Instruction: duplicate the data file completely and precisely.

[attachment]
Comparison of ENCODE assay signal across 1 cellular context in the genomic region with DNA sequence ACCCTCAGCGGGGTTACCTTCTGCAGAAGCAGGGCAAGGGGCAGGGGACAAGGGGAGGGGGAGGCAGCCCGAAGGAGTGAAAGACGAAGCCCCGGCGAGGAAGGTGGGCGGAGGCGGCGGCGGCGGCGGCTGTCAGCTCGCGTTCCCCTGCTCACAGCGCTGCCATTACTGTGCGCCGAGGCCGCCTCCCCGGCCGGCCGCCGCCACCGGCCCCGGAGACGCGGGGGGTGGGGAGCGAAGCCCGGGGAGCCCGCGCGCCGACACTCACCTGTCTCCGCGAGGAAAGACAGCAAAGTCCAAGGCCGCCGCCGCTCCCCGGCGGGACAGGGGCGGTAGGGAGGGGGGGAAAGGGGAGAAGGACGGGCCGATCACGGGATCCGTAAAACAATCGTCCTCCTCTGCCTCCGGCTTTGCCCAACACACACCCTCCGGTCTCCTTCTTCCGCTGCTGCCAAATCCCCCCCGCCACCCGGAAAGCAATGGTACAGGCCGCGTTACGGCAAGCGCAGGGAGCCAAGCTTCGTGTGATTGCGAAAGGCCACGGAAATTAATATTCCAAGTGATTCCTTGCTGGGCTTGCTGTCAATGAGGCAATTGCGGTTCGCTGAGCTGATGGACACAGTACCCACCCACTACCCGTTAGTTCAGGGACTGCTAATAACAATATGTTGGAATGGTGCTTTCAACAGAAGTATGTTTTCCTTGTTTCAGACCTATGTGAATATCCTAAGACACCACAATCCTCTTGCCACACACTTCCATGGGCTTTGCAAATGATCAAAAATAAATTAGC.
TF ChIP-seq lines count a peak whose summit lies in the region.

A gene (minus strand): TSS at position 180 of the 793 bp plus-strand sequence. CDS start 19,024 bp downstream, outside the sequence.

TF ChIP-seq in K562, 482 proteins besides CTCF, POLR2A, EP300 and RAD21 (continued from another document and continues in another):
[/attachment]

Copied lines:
Comparison of ENCODE assay signal across 1 cellular context in the genomic region with DNA sequence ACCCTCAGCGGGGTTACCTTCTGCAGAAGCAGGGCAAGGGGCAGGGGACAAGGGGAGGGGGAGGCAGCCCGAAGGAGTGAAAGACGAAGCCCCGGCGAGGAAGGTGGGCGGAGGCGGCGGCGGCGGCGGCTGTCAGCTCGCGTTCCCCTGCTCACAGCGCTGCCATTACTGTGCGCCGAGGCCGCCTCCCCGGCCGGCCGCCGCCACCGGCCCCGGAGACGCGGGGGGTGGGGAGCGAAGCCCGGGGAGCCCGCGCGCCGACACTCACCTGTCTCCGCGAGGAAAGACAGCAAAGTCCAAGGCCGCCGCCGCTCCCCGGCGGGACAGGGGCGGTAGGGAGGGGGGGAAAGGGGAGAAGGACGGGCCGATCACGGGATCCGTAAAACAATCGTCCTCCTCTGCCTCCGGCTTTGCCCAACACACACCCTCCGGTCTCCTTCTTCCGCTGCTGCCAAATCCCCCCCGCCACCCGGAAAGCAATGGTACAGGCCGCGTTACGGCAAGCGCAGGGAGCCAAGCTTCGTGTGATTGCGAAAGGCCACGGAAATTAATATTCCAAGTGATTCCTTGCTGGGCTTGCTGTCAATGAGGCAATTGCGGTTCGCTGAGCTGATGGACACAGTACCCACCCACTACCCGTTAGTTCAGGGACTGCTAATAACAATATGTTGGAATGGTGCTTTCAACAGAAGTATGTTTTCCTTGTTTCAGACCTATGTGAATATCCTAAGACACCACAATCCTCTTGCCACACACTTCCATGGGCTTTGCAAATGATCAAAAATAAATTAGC.
TF ChIP-seq lines count a peak whose summit lies in the region.

A gene (minus strand): TSS at position 180 of the 793 bp plus-strand sequence. CDS start 19,024 bp downstream, outside the sequence.

TF ChIP-seq in K562, 482 proteins besides CTCF, POLR2A, EP300 and RAD21 (continued from another document and continues in another):